There are some areas of difference. Huckabee opposes anything even close to amnesty for illegal immigrants (so does Paul). Huckabee supports letting states choose their own standards for education, which would partially rectify one of the biggest problems with Bush's No Child Left Behind act. Paul, on the other hand, would seek to abolish the Dept. of Education and its often counterproductive programs altogether. Huckabee would not use of torture on detainees, something Bush has allowed by using clever definitions of the word. I'm going to be optimistic and assume power and an insular white house wouldn't go to Huckabee's head as it did Bush's. But I can't see big changes coming from a Huckabee white house, and certainly not the big changes in federalism and size of government that Paul would bring.

To learn more about Ron Paul, visit his website.

Wikipedia article on GWB's 2000 presidential campaign
Mike Huckabee issues page
Huckabee's opinion on torture
Transcript of October 9 Republican debate


Matthew said...

On illegal immigration, Huckabee makes George Bush sound like Tom Tancredo. He has compared illegal aliens to slaves brought here in chains from Africa, saying, "I think frankly the Lord is giving us a second chance to do better than we did before."

Toward that end, when an Arkansas legislator introduced a bill that would prevent illegal aliens from voting and receiving state benefits, Huckabee denounced the bill, saying it would rile up "those who are racist and bigots."

He also made the insane point that companies like Toyota would not invest in Arkansas if the state didn't allow non-citizens to vote because it would "send the message that, essentially, 'If you don't look like us, talk like us and speak like us, we don't want you.'"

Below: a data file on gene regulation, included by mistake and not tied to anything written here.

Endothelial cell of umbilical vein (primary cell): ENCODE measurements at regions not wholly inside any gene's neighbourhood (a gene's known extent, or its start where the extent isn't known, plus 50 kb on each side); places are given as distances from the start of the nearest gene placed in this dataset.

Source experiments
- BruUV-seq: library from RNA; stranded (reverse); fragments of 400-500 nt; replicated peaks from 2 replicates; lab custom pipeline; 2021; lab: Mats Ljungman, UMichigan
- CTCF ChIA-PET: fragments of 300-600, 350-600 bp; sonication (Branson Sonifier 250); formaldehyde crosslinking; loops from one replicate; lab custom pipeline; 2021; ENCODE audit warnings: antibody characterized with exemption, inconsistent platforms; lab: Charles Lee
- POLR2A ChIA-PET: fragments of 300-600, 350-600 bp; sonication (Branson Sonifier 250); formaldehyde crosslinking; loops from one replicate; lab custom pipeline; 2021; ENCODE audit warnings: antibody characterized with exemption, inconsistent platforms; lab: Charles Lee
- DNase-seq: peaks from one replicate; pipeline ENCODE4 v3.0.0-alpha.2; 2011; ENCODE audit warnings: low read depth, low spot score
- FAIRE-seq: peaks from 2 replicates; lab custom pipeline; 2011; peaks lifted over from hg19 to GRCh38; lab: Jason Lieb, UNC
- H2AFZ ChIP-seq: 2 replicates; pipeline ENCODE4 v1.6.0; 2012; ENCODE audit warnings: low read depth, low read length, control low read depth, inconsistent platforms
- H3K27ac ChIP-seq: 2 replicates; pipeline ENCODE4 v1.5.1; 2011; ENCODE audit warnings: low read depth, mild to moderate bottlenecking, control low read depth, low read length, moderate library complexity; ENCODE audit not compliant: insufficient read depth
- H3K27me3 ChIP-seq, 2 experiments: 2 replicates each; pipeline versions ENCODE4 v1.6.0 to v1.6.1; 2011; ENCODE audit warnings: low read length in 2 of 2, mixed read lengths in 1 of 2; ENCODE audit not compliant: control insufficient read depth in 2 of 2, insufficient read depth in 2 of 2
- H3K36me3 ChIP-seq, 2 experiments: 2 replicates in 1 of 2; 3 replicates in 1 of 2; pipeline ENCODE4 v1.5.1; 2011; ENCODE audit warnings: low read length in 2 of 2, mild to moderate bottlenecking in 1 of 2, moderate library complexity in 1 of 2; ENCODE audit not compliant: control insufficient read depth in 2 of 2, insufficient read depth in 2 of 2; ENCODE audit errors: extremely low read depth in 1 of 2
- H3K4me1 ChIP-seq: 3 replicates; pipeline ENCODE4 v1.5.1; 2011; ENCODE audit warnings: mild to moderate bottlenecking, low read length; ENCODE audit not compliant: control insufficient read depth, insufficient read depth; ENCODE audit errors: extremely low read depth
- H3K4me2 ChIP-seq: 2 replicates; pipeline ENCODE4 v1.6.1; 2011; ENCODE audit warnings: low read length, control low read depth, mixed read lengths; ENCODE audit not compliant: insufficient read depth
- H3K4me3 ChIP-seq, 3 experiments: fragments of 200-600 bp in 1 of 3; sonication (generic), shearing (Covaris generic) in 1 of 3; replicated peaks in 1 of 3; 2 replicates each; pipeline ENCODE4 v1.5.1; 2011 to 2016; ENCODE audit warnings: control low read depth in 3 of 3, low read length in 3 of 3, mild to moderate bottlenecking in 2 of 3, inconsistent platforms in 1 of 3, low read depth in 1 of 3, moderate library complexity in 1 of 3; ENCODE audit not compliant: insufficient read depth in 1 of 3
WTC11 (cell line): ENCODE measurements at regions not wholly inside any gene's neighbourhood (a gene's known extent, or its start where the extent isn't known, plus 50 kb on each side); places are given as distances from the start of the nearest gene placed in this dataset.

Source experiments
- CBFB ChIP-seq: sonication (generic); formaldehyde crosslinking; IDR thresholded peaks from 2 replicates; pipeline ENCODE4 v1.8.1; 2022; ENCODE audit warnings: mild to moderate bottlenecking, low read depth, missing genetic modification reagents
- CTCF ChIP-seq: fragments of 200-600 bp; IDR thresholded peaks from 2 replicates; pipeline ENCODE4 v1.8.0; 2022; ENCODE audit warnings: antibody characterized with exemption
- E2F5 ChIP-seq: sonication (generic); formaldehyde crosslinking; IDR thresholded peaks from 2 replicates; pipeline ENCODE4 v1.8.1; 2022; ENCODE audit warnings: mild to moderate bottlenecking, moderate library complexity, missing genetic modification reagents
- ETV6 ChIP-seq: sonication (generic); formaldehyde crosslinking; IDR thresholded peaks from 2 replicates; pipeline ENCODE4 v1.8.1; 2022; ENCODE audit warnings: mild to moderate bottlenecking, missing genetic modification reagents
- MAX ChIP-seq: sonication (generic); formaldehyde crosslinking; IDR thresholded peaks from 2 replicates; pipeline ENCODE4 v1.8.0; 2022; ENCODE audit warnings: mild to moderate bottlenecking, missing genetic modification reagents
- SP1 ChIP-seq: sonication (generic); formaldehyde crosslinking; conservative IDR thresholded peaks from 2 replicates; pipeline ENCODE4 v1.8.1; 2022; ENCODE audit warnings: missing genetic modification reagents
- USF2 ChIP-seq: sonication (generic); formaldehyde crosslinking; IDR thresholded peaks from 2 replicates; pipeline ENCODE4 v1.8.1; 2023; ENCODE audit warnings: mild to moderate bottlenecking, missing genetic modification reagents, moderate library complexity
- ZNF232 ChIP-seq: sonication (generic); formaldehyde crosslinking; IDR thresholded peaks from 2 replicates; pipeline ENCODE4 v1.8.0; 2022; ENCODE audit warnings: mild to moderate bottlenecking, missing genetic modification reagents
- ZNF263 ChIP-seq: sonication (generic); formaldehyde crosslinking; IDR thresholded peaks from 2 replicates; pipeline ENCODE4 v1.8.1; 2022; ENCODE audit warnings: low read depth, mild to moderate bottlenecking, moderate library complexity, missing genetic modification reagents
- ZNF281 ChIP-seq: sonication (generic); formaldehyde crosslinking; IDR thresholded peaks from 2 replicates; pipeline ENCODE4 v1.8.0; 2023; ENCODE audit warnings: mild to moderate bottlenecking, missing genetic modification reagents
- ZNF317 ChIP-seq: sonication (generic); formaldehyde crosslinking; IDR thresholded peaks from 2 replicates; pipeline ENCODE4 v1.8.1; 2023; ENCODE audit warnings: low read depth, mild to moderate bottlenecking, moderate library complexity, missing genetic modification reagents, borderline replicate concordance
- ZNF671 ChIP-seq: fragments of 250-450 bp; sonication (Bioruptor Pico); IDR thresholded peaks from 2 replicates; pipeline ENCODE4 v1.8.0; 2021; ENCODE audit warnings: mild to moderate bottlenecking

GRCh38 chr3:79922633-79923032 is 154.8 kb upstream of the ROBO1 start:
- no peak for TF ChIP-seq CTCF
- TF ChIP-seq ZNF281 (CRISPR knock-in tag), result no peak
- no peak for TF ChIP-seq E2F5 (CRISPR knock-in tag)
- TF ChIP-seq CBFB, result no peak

Like all the (other) Democratic candidates for president, he supports a federal law to ban smoking -- unless you're an illegal alien smoking at a Toyota plant. (I just realized why Mike Huckabee can't run for president as a Democrat -- they've already got Mike Gravel.)

Huckabee also joined with impeached president Bill Clinton in a campaign against childhood obesity. What, O.J. wasn't available?

Bill and Mike's excellent adventure lasted about one week in May 2005 -- or just long enough to burnish the image of the president who committed perjury and obstruction of justice in a civil rights suit against him, molested the help and was credibly accused of rape by Juanita Broaddrick.

Huckabee teamed up with that guy to talk to children about healthy eating habits. Ironically, the obesity campaign kicked off almost exactly nine years from the very Palm Sunday on which President Clinton used a cigar as a sexual aid on Monica Lewinsky in the Oval Office. - Ann Coulter

Derby said...

I'd have to say the linking of Huckabee with Clinton's misdeeds is a cheap shot - politicians campaign for causes with their political opponents all the time. It only means they endorse a specific cause, and ending childhood obesity is a worthy one.

And considering your inflammatory rhetoric in that second half of your comment, I'm guessing you aren't giving all the facts about the Arkansas bill he vetoed, either. I personally think that bigots and overprotectionists have brought a lot of baggage to the common-sense idea of reducing illegal immigration.

Derby said...

To clarify, I'm not calling you a bigot or overprotectionist.